Although development of the park has happened for more than 100 years, much of the park is still open space. In addition to 65 miles of hiking trails that crisscross Balboa Park, there are a host of recreational options in each main area.
East Mesa is a large area dedicated to outdoor activity. There are two traditional golf courses in Balboa Park; a full course and an executive 9-hole course. Foot golf can be played on the executive course, and there is a full 18-hole disc golf course on East Mesa. There are picnic areas and playgrounds, two dog parks, athletic fields, plus the Bud Kearns public pool and the Balboa Tennis Club. Not to be forgotten are the bocce ball courts and one of Southern California’s only velodromes for bicycle racing.
Central Mesa is largely dedicated to the cultural institutions, however there are playgrounds and picnic areas, a third dog park, plus many gardens and trails to explore, including the Inez Grant Parker Memorial Rose Garden featuring over 1,600 individual plants and 130 varieties; Alcazar Garden, a re-creation of a traditional Spanish garden; and Palm Canyon, a scenic walk among many varieties of palm trees. The historic botanical building and reflecting pond is the single-most photographed location in San Diego; the building is original to the 1915 exposition and is one of the world’s largest wood lath structures. Also on Central Mesa is the Rube Powell archery range, featuring a trail-style shoot-and-walk archery course.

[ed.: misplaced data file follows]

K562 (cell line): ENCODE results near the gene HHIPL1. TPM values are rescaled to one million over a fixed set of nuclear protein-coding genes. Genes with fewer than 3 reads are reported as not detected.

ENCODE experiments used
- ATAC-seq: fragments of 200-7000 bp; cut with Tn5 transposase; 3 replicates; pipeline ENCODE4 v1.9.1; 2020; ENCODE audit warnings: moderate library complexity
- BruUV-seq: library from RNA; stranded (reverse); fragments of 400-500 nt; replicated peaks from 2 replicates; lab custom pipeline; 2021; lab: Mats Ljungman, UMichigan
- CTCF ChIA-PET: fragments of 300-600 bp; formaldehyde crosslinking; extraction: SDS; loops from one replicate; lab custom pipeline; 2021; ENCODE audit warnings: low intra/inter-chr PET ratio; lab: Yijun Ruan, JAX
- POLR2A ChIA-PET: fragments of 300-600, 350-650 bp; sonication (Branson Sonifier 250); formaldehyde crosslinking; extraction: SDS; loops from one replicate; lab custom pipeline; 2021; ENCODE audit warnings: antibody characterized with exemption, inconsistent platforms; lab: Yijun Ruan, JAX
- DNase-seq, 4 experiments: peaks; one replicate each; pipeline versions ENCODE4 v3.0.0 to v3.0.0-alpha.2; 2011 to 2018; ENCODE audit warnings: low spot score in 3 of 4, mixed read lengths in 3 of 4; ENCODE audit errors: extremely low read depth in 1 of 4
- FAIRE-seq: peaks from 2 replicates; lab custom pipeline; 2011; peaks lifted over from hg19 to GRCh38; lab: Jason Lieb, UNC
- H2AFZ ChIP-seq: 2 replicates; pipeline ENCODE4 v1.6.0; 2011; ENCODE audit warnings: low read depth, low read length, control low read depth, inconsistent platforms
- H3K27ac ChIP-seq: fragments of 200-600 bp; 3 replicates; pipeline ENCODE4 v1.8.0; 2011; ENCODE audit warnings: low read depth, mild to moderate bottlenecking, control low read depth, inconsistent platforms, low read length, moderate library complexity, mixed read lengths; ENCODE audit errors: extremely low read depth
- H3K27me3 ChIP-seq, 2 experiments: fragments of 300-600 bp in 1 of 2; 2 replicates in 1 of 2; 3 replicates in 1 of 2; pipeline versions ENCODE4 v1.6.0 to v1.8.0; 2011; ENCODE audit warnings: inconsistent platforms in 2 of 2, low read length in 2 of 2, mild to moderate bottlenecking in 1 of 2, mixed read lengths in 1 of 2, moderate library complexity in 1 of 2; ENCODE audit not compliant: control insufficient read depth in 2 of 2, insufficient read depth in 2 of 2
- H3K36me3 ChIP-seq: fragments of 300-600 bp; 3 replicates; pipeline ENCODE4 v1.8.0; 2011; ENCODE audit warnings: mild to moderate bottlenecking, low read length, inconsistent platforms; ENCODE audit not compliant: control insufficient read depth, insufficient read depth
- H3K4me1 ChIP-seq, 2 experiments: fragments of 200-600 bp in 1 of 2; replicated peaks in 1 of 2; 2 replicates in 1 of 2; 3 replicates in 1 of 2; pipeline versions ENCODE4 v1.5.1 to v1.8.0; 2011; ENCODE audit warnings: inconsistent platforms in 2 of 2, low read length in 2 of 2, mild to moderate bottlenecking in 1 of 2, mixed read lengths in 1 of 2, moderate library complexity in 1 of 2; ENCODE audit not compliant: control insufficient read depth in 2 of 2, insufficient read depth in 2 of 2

West Mesa features lawn bowling courts (which is very different than bocce), as well as horseshoe pits, more picnic and playground areas, and a popular jogging loop around Marston Point. The expansive grass areas along 6th Avenue are always active with casual sports players, as well as sunbathers.
Balboa Park is not just beautiful on the outside. Venture inside a museum or attraction and you will be immersed in bold, exciting new experiences. You will also engage with passionate people who are experts in their field—their knowledge incredible and their excitement infectious. No other place outside of the National Mall can boast such a diversity of cultural experiences in one place.